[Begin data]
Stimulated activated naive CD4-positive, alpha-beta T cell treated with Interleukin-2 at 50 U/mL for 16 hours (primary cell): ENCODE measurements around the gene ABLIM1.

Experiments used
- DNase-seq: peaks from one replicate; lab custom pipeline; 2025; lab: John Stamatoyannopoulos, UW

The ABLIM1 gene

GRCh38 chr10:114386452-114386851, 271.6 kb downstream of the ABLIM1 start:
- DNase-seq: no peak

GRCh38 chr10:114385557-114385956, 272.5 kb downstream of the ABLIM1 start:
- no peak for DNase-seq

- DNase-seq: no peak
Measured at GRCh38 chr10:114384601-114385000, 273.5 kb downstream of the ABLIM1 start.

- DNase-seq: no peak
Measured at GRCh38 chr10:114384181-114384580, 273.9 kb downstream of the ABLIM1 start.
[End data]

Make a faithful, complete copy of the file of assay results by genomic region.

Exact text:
Stimulated activated naive CD4-positive, alpha-beta T cell treated with Interleukin-2 at 50 U/mL for 16 hours (primary cell): ENCODE measurements around the gene ABLIM1.

Experiments used
- DNase-seq: peaks from one replicate; lab custom pipeline; 2025; lab: John Stamatoyannopoulos, UW

The ABLIM1 gene

GRCh38 chr10:114386452-114386851, 271.6 kb downstream of the ABLIM1 start:
- DNase-seq: no peak

GRCh38 chr10:114385557-114385956, 272.5 kb downstream of the ABLIM1 start:
- no peak for DNase-seq

- DNase-seq: no peak
Measured at GRCh38 chr10:114384601-114385000, 273.5 kb downstream of the ABLIM1 start.

- DNase-seq: no peak
Measured at GRCh38 chr10:114384181-114384580, 273.9 kb downstream of the ABLIM1 start.